- The Washington Times - Saturday, March 1, 2003

HARARE, Zimbabwe (AP) Twenty church pastors marching to protest what they called state-orchestrated political violence were arrested yesterday and held for eight hours, witnesses and protest organizers said.

The pastors, who were wearing clerical garb, marched to police headquarters in Harare to submit a petition protesting the violence and Zimbabwe's strict security laws, which prohibit political protests.

The representatives of the multidenominational National Pastors Conference were waiting to hand in their petition when riot police arrested them, said Brian Kagoro, an official with the reform group Crisis in Zimbabwe.

They were accused of holding an illegal protest under the Public Order and Security Act, the legislation they were protesting, and taken to Harare's Central Police Station, Kagoro said.

All 20 were released after eight hours, said Jonah Gokova with the independent charity Ecumenical Support Services.

Earlier Friday, police questioned a Roman Catholic archbishop they accused of bringing opposition politics into his cathedral.

Archbishop Pius Ncube officiated Thursday at a "prayers for peace" service at the St. Mary's Cathedral in Bulawayo. Victims of alleged assaults and torture by police and militia members spoke at the service, which was monitored by police.Ncube said two officers questioned him at the cathedral office Friday after he refused to meet them last Thursday.

"They said they did not expect issues of a political nature to be brought to church. They were saying it antagonizes people" and the church should protect the government, he said.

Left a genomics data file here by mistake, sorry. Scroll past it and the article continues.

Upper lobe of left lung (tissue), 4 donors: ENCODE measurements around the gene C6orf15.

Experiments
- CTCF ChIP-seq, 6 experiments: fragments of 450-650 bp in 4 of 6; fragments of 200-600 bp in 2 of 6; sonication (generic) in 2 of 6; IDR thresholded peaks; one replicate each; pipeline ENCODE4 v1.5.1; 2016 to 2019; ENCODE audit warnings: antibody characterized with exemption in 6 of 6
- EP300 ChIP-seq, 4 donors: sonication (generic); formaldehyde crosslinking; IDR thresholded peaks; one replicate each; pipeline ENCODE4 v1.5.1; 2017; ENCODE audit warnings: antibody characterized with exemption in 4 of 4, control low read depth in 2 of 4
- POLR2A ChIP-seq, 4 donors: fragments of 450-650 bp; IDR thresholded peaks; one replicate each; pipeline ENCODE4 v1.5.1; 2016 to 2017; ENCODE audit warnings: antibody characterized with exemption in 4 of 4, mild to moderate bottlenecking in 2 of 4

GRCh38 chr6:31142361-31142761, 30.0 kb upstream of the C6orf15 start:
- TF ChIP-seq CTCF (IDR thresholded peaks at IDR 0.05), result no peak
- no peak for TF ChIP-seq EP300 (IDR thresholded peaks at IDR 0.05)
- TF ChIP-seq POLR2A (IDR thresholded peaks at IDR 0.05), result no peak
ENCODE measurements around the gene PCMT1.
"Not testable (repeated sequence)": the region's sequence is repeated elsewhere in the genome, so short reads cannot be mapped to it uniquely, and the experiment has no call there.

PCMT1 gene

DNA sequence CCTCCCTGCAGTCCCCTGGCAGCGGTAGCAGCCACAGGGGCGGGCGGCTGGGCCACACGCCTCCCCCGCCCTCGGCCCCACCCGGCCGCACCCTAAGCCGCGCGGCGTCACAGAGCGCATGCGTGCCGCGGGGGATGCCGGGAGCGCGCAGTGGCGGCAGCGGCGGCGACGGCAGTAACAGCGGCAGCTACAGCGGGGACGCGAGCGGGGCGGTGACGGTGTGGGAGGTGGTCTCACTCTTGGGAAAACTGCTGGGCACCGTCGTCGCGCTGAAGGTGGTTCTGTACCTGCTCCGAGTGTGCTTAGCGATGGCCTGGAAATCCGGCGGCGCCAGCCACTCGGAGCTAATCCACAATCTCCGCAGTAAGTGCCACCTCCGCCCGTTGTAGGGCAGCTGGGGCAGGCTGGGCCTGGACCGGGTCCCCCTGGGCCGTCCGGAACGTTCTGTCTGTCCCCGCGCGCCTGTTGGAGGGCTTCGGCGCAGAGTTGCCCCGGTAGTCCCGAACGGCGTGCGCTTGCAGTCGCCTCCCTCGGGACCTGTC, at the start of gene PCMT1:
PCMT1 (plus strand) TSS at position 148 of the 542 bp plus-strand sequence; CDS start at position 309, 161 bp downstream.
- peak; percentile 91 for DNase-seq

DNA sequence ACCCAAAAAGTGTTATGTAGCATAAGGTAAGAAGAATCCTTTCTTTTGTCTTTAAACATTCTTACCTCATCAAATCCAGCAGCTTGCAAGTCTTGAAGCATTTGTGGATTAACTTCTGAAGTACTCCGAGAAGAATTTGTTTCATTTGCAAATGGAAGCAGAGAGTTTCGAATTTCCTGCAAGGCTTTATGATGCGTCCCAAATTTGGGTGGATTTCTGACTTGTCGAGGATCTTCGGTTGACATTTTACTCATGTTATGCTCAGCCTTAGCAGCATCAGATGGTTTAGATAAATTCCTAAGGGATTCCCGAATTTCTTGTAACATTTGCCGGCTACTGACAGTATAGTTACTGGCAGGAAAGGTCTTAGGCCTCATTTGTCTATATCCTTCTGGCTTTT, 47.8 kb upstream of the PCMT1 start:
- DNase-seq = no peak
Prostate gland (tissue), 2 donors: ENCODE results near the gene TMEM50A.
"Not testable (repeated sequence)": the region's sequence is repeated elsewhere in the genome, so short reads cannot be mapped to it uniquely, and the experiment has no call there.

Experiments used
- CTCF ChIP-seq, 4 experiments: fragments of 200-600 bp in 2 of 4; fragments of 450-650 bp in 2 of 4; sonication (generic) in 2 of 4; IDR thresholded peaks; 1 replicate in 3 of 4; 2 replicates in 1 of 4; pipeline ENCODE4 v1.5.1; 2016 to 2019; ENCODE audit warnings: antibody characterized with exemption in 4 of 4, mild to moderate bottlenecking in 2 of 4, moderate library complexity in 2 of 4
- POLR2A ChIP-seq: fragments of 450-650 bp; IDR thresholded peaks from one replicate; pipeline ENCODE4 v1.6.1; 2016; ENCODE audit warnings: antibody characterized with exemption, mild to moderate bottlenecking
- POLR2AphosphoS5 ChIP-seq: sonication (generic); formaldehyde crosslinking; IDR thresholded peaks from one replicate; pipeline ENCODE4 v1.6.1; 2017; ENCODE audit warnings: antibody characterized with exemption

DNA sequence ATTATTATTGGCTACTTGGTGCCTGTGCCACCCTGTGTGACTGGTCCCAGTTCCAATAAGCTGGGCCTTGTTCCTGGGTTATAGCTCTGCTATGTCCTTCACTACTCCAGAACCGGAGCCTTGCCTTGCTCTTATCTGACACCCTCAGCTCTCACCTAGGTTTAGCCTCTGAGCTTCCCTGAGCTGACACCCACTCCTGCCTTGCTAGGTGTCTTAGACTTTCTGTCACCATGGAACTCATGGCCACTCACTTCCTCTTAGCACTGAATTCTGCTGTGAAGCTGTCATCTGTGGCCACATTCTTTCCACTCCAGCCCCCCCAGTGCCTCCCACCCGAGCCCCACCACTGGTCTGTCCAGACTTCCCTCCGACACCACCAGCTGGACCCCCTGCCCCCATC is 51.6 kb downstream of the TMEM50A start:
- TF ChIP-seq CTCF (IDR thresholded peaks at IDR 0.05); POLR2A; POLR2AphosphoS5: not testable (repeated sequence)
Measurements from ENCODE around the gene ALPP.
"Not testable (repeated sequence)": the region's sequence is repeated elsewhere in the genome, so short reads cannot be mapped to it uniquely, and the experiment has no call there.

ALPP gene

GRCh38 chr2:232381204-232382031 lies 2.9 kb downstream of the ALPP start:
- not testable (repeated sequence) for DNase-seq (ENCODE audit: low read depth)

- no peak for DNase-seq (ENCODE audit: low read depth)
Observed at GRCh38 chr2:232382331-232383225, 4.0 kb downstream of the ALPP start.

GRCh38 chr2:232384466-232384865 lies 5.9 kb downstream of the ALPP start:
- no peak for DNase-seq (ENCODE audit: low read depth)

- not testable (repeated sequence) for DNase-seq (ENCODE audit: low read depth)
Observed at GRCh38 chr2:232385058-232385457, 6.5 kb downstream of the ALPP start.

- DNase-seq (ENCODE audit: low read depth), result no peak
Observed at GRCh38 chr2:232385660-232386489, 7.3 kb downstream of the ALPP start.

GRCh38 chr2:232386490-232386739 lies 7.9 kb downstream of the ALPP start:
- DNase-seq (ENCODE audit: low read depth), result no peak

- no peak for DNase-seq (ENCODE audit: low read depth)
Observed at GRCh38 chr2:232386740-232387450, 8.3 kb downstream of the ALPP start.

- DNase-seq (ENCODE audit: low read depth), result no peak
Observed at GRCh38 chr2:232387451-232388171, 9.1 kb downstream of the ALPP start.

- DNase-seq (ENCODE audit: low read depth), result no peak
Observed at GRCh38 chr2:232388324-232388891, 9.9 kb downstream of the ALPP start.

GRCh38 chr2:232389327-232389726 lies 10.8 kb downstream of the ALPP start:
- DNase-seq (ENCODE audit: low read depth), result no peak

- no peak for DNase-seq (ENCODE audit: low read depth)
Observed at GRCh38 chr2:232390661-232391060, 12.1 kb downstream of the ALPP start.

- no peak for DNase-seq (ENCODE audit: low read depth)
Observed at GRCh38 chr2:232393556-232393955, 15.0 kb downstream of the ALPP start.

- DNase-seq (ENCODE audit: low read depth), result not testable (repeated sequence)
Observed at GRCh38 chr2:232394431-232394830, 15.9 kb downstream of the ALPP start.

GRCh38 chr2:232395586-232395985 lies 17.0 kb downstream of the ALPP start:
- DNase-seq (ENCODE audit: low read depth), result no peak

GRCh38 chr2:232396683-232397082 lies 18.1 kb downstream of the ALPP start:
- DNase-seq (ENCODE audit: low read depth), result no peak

But, Archbishop Ncube said, "I am not going to protect a government that has abused people's rights flagrantly and for no reason.

People have been killed and those who killed are running scot free on the streets because they acted on behalf of the government."

Police twice have broken up church-backed protests in Harare this month. On Feb. 14, nearly 100 women, including nuns clutching red roses, were arrested and detained for several hours.A day earlier, police dispersed a group discussing Zimbabwe's deepening political and economic crisis at a church. Several participants were assaulted and detained.The U.S. government has protested the arrest of a U.S. diplomat at that meeting.

Zimbabwe has been wracked by political violence and economic turmoil for three years as President Robert Mugabe's authoritarian government clings to power.

Independent human rights groups have reported at least 200 killings in politically related violence since 2000 and thousands of cases of torture, unlawful arrest, assaults and arson, mainly against opposition supporters.

Few suspects have been arrested.

Since the government started confiscating thousands of white-owned farms in February 2000, the agriculture-based economy has collapsed.

The World Food Program estimates 7.2 million Zimbabweans, more than half the population, face famine.

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